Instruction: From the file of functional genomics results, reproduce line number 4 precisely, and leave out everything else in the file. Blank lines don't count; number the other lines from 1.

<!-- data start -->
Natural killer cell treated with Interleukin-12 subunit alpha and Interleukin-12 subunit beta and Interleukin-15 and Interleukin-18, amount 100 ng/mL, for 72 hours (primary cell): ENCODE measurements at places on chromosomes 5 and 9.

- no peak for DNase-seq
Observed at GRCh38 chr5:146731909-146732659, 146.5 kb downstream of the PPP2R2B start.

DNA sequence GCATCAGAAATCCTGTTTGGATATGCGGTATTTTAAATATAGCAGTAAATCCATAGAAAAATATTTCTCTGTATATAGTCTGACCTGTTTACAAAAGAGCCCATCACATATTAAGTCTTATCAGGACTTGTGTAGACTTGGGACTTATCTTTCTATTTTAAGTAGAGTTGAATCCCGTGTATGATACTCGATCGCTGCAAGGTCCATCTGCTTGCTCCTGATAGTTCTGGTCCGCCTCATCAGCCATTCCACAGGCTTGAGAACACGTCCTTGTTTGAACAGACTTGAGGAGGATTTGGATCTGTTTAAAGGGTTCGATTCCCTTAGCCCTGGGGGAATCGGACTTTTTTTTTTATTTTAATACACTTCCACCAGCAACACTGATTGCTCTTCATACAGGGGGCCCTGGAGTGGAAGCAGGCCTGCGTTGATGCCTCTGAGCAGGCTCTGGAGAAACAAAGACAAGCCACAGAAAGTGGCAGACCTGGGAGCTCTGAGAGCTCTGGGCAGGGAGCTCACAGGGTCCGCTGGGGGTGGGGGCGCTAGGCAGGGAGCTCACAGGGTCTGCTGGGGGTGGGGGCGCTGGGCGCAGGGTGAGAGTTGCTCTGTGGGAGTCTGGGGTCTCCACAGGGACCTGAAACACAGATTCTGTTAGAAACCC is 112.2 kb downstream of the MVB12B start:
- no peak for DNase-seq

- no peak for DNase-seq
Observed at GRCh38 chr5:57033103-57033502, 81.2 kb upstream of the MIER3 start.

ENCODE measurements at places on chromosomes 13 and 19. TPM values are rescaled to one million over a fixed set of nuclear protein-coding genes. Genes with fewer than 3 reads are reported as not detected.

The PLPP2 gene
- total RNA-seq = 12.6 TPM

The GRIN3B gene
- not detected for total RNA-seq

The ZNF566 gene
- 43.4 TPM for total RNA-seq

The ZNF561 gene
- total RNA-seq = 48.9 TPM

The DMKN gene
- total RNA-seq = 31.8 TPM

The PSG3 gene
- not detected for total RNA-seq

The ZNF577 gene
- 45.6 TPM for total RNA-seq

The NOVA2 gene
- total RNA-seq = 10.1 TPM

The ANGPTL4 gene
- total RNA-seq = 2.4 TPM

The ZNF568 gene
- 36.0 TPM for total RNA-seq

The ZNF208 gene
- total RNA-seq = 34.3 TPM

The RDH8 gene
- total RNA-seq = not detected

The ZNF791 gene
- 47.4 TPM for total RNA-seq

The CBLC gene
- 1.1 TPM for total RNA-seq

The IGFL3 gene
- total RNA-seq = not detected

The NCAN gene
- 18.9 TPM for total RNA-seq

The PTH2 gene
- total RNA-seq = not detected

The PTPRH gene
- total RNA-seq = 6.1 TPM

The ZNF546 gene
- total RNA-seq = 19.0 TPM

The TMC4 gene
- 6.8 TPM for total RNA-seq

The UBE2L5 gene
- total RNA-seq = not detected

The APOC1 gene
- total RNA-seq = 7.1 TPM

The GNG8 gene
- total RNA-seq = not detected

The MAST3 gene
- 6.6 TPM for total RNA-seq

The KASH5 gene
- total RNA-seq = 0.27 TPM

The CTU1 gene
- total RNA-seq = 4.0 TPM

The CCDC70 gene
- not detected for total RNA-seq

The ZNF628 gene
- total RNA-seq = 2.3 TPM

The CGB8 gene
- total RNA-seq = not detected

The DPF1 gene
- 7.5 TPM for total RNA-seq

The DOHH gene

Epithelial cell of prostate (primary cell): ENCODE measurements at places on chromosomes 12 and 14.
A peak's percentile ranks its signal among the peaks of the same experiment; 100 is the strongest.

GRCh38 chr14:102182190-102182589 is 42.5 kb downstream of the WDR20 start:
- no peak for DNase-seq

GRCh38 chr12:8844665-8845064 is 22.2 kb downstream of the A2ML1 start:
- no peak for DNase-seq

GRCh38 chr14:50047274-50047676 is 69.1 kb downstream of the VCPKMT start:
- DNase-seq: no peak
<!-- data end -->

DNA sequence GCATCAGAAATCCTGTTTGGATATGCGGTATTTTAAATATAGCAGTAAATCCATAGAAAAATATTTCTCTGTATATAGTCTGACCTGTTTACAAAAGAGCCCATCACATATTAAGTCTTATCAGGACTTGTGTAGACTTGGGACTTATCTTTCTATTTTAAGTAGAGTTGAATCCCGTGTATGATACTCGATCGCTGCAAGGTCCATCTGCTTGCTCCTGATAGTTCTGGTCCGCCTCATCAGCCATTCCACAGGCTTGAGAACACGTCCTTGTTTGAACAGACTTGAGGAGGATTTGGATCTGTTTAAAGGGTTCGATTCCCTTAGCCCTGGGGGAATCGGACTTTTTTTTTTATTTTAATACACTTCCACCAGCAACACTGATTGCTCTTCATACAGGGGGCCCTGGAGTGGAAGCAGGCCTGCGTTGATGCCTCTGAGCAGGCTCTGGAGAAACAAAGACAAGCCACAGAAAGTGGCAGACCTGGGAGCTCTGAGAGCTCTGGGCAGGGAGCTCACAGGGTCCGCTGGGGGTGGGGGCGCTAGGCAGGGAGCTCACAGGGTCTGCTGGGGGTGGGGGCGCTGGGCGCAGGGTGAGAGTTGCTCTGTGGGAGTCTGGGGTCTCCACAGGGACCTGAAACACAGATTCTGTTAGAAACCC is 112.2 kb downstream of the MVB12B start: